Contact: State Rep. Sherrie Conley
Office: (405) 557-7308
OKLAHOMA CITY – State Rep. Sherrie Conley (R-Newcastle) today discussed legislation she has filed this session to improve literacy rates among Oklahoma students.
Conley is running legislation that would add training requirements for teacher candidates to be trained in the science of reading and help them understand the characteristics of dyslexia, a measure that would require school boards to adopt a phonics curriculum for school districts, and a bill that would require an academic language counselor at all K-5 school sites.
“We have the tools to help every child in Oklahoma learn to read at an early age in our public schools,” Conley said. “My legislation would help teachers have easy access to these tools so they can recognize students who struggle earlier and get them the instruction they need to succeed at this most important skill.”
House Bill 3320 would amend the Oklahoma Teacher Preparation Act to require teacher candidates in early childhood, elementary and special education to study dyslexia characteristics in students and classroom instruction techniques as part of their competency-based preparation. The measure also would require training to include methods to identify potential manifestations and issues associated with dyslexia in students in order to both recognize and meet the needs of these students.
Conley said she has heard about and seen heartbreaking instances of children who struggled for years with dyslexia under teachers who did not understand the characteristics of this disorder. Once a child is properly diagnosed, however, rapid improvement in reading and other subjects is seen, and the child is put on a trajectory for educational success.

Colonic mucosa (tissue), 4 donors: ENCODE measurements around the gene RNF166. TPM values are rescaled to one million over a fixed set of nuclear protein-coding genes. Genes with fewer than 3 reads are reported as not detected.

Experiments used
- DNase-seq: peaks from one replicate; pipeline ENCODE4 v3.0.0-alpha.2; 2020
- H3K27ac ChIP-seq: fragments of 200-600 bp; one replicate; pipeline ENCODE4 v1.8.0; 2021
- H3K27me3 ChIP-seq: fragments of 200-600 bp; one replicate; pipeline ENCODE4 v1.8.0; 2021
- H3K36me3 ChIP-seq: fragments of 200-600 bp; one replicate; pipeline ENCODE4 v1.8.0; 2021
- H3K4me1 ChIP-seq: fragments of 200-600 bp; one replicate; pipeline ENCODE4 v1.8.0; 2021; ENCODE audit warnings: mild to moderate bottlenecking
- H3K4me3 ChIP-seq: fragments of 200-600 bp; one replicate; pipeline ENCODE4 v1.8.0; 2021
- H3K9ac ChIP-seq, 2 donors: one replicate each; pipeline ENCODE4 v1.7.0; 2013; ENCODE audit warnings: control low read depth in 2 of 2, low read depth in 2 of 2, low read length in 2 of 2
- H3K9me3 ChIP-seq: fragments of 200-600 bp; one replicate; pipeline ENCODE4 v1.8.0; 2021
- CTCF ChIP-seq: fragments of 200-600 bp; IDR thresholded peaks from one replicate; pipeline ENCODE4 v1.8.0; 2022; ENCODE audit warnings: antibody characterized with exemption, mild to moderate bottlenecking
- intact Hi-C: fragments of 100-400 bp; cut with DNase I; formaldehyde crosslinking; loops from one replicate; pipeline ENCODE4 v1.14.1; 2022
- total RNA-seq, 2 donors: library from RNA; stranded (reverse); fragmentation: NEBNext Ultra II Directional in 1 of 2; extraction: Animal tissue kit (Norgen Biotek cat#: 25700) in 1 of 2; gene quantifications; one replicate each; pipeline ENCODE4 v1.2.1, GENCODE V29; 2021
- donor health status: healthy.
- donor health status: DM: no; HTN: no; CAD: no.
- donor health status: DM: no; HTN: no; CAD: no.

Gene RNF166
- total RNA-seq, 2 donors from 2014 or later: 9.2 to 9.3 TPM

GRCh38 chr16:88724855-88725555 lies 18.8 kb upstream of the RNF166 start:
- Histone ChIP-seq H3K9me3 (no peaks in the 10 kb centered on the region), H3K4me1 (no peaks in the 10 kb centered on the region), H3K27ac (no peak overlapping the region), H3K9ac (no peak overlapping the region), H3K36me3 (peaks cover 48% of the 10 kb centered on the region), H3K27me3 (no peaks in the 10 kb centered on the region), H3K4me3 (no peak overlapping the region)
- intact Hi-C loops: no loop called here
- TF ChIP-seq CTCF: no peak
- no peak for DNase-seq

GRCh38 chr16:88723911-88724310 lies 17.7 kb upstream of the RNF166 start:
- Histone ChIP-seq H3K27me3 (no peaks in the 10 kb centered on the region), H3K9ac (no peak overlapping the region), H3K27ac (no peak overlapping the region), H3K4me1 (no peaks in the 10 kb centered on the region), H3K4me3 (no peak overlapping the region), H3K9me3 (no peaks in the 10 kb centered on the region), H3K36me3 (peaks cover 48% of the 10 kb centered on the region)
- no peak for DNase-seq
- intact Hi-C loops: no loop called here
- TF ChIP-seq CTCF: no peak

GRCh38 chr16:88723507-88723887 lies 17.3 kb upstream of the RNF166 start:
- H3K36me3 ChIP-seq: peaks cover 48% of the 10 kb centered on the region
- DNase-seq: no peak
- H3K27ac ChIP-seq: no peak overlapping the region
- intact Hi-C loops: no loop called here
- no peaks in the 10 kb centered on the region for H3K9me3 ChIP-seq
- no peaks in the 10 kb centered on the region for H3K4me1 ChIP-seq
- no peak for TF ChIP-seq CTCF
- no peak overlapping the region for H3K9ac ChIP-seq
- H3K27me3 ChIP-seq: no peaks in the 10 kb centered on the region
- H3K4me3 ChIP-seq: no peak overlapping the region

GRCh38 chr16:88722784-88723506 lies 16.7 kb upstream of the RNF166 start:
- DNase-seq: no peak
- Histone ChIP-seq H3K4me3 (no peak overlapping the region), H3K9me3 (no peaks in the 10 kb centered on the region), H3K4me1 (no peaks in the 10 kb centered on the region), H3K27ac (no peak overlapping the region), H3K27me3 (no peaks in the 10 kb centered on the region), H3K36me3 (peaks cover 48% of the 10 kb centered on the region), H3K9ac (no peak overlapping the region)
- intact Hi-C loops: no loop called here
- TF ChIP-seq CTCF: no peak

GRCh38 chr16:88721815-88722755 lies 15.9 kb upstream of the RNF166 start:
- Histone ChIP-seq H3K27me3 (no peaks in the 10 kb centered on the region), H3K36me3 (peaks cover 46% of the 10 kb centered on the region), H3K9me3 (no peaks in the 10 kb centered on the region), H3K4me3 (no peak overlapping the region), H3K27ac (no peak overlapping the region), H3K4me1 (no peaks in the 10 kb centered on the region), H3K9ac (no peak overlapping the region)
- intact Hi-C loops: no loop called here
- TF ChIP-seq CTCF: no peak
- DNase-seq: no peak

House Bill 3322, a new section of law, would require school districts to adopt a phonics curriculum with courses of instruction for kindergarten through third-grade students enrolled. School districts would still exclusively determine instruction, specific course curricula, reading lists and instructional materials to best meet the needs of their students.
Conley said phonics is the proven method to teach children to read. Yet, Oklahoma has allowed other methods such as whole language or balanced literacy that are not backed with evidenced-based research showing the same results.
House Bill 3326, amends the Oklahoma Teacher Requirement Act to require teacher candidates to study the science of reading, phonics instruction, not just what it is, but why it’s effective.
“Phonics will help all children succeed, including those with dyslexia and other reading difficulties, so we need to get back to teaching it in all Oklahoma schools,” Conley said.
House Bill 3325, a new section of law, would require school districts to have an academic language counselor at all sites that serve students in grades K-5. Academic language therapists, also known as, dyslexia therapists, are specifically trained to help address the struggles of students who have been identified as having manifestations of dyslexia.
“This addition to our schools will help those students struggling to read,” Conley said.
“Reading is not just another school subject,” Conley said. “It is the foundation for all other learning. This legislation will help us move the needle in regards to outcomes in our schools. If we teach a child to read, we see better success in the workforce, better pay, better healthcare outcomes, lower incarceration rates and so many more benefits to the individual and society.”